Heads or Tails in Buenos Aires

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Life in Buenos Aires is like a game of heads or tails—assuming you find a coin to flip, change is hard to get.

Heads. Beautiful day, blue sky, a stroll in a relaxing barrio like San Telmo or posh Recoleta, a coffee with medialunas, wide, paved streets, a very European feel, culture and art at your fingertips, a relaxing evening out. Tails. Narrow streets jam-packed with cars, buses and taxis, garbage piling up on the sidewalks, rats and cockroaches peeking out of manhole covers, touts promoting tacky tourist attractions at every street corner, police everywhere, nothing works, everything is fuera de servicio, it’s pouring rain and streets are flooded.

Buenos Aires is that place where you can score a four-star hotel for $60, a clean room with crisp, white bedsheets in a convenient location in the microcentro. Buenos Aires is also the place where you can book a hotel with a pompous name, like the Gran Argentino or Gran something, and end up in a dark dusty room with stained carpet, antique elevators, and no water pressure in the shower.

Over the years, we wised up and we learned the fine art of booking hotel rooms in Buenos Aires. However, we have no control over the many annoyances that can occur—the traffic, the chaos, the major or minor idiosyncrasies of the country’s capital.

It’s just part of Buenos Aires. Gotta accept it.

Overall, we were pretty lucky during this three-day stay. Buenos Aires can be a very rewarding city for travellers. There are places to visit, landmarks to enjoy and if you embrace it, you can have fun.

We walked around our favourite barrios—San Telmo for the Sunday Market, La Recoleta for the Cementerio and Evita’s grave, the microcentro for the nightlife along the busy avenue Corriente, Lavalle and Florida streets, Palermo, Puerto Madero … we even walked to Once, a recurring joke because like we said, we would only do it once. It turned out to be an interesting neighbourhood, very diverse and colourful. In front of the train station, there was a small protest and a massive police presence with armoured vehicles, water guns and armed riot-control cops in full gear. I looked at the small gathering—their banner read “work for everyone”—and at the police surrounding them. “Jesus … that’s a bit of an overreaction,” I noted. “Come on, there are like fifty people at most, they aren’t even marching, and half of Buenos Aires police force showed up!”

We crossed Avenida 9 de Julio—the widest in the world—many, many times and stood by the 67-metre-tall obelisk on the oval Plaza de la República. We visited the Museo del Bicentenario, housed within the brick vaults of the old aduana (customs house) and dedicated to Argentina’s tumultuous political history—unlike in Chile, little was said about the Dirty War era. We checked out the Catedral Metropolitana, the Galerías Pacífico, stepped on the Corbeta Uruguay—a 46m-long military ship docked in Puerto Madero—and enjoy the air con at the Mercado de Abasto.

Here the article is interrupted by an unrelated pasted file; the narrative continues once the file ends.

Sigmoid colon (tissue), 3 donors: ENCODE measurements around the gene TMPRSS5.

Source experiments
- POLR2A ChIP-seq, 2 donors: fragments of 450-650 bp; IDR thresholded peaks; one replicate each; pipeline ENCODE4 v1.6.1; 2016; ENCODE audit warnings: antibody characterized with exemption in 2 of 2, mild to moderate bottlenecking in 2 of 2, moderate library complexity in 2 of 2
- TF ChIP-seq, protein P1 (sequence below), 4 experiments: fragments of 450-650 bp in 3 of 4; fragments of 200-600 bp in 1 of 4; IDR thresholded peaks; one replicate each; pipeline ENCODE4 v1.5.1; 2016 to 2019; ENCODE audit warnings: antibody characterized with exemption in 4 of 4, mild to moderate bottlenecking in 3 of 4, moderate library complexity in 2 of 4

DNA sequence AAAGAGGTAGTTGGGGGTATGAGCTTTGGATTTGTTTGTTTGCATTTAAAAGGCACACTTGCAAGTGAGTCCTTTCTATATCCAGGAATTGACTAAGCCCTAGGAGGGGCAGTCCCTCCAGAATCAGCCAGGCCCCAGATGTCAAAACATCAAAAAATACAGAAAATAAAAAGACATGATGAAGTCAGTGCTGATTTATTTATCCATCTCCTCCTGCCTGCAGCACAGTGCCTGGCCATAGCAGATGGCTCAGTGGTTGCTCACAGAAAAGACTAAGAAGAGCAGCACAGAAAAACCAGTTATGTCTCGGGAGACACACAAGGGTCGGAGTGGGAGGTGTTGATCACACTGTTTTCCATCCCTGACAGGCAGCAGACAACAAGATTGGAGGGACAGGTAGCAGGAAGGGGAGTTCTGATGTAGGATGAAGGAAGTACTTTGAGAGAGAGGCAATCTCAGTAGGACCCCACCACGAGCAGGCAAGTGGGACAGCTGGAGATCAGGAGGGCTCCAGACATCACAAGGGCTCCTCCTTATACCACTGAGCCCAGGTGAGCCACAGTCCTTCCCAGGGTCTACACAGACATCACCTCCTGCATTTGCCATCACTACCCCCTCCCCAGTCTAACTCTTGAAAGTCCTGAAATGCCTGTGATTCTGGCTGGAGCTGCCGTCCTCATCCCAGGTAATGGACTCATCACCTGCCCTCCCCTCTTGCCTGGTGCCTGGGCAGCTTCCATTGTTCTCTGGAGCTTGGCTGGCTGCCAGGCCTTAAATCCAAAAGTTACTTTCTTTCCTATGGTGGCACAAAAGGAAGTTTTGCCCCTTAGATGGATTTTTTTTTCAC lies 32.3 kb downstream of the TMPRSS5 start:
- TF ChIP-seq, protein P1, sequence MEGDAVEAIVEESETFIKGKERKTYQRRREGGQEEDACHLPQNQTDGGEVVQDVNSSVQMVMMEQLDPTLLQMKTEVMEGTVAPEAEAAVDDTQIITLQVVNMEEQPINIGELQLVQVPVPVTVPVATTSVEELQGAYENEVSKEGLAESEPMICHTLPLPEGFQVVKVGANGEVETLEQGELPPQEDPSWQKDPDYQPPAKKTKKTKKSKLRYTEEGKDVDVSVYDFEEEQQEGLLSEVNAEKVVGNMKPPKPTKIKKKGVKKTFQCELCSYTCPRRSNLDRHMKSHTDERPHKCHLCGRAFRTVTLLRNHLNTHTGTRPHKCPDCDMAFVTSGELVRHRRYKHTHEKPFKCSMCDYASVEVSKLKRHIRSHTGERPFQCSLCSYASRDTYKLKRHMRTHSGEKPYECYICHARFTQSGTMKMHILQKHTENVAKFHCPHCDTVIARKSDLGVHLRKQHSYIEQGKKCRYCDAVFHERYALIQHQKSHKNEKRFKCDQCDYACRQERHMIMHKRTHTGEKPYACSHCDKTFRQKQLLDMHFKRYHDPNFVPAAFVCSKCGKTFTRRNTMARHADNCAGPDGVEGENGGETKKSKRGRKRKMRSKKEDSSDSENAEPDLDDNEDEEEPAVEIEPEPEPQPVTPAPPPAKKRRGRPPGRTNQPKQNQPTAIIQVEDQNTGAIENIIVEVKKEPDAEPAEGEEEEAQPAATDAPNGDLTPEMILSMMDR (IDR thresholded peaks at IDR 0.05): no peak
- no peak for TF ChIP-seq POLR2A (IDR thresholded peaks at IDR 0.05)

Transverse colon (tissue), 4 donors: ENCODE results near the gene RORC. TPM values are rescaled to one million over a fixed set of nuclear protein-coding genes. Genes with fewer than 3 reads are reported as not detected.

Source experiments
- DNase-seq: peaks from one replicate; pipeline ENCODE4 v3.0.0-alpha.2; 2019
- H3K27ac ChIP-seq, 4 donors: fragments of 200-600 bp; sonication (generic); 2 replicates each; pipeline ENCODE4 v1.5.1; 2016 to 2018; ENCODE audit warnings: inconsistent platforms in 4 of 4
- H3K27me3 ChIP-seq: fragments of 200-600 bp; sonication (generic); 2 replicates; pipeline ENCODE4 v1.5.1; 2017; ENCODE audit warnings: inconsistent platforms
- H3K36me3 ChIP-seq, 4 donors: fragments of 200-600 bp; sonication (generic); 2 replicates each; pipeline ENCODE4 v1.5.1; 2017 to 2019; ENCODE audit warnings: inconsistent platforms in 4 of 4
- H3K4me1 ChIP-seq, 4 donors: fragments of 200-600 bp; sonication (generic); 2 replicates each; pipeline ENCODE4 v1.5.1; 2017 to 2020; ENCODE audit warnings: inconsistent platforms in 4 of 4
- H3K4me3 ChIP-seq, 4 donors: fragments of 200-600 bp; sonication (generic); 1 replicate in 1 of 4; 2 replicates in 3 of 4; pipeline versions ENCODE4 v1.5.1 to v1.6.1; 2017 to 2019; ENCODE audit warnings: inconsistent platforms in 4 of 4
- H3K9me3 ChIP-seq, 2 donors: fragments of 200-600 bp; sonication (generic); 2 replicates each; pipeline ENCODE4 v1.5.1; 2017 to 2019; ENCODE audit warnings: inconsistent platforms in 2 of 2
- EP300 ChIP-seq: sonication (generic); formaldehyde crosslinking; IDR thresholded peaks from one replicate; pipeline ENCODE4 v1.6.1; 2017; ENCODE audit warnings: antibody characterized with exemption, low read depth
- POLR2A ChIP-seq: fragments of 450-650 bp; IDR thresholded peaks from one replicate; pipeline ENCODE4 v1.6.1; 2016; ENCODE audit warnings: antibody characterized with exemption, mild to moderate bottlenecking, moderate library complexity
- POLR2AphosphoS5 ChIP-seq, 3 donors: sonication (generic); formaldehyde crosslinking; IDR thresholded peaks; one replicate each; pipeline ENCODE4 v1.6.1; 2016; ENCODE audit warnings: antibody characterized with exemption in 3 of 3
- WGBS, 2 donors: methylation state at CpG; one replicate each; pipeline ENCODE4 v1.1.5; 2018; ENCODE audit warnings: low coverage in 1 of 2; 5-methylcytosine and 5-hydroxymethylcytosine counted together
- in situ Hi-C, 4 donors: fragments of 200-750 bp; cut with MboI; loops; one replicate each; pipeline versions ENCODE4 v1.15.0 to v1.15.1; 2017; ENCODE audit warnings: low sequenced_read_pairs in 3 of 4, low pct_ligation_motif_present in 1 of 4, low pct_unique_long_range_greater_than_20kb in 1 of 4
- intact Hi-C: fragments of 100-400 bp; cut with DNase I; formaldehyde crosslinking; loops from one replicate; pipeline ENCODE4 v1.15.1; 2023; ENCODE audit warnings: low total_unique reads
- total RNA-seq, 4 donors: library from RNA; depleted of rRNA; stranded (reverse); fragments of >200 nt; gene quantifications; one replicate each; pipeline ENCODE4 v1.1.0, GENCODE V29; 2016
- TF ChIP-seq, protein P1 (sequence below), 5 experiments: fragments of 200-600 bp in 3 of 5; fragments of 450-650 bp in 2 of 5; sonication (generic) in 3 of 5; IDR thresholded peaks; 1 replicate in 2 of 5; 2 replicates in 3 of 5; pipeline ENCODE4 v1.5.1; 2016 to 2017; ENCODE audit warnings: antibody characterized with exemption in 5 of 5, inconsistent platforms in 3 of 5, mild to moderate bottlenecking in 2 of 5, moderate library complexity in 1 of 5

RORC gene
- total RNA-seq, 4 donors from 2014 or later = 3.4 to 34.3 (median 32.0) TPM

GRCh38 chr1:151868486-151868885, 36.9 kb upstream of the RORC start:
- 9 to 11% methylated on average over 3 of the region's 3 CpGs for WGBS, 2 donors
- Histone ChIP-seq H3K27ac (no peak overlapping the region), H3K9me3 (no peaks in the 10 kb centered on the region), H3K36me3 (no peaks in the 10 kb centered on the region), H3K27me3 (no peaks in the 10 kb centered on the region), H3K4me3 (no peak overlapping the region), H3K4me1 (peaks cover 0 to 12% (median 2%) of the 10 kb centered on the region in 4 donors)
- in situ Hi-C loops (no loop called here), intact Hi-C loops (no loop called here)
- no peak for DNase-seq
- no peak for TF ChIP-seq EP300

And then, once again, we said goodbye to Buenos Aires.

It was just a stop on the road. Time to take the bus and go somewhere else.

 

Plaza de Mayo, Banco de la Nación Argentina

Plaza de Mayo, Casa Rosada, the executive mansion and office of the President of Argentina

Museo Del Bicentenario

Political sticker in Buenos Aires

Cementerio de la Recoleta

Cementerio de la Recoleta

Cementerio de la Recoleta

Grave of Eva Perón in the Cementerio de la Recoleta

Grave of Eva Perón in the Cementerio de la Recoleta

The official exchange rate

In memory of one of the desaparecidos of the Dirty War in Recoleta

Plaza Italia, Mark offering me “flowers”

Buenos Aires subte

Buenos Aires subte

Buenos Aires subte

Buenos Aires subte

Buenos Aires subte entrance on 9 de Julio

“Out of service” in a 25 Horas convenience store

From the Corbeta Uruguay in Perto Madero

From the Corbeta Uruguay in Perto Madero

Cartoon in a lavandaria, the pairs of socks remind themselves to stay with their spouse

Souvenir keychains on Lavalle

Congreso de la Nación Argentina

Crumbled banknotes are not accepted

The obelisk from Av. Pres. Roque Sáenz Peña

Traffic in the microcentro

Hot in Buenos Aires

Football “stadium” in an abandoned lot in Once

Galerías Pacífico

Downpour in Buenos Aires, Calle Lavalle

Downpour in Buenos Aires, Calle Lavalle

Calle Florida

Corrientes, the theatre district

Avenida 9 de Julio

Avenida 9 de Julio

Plaza de la República

Plaza de la República

Plaza de la República

Plaza de la República

Avenida 9 de Julio

Crazy night traffic (long exposure) on 9 de Julio

Corriente by night

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About Author

French woman in English Canada. World citizen, new mom, traveler, translator, writer and photographer. Looking for comrades to start a new revolution.

2 Comments

  1. Love the colorful painted subway pillars!

    It’s funny how cities start to resemble each other with their obelisks and plazas. A closer look at the architecture, billboards, and buses reveal their differences, but with a cursory glance I’m reminded of New York and Paris.

    • Buenos Aires really feels like Paris. Many Argentinians came from Europe, especially Italy and Spain, and this is one of the most European cities in Latin America. Other Argentinian cities are different, though.

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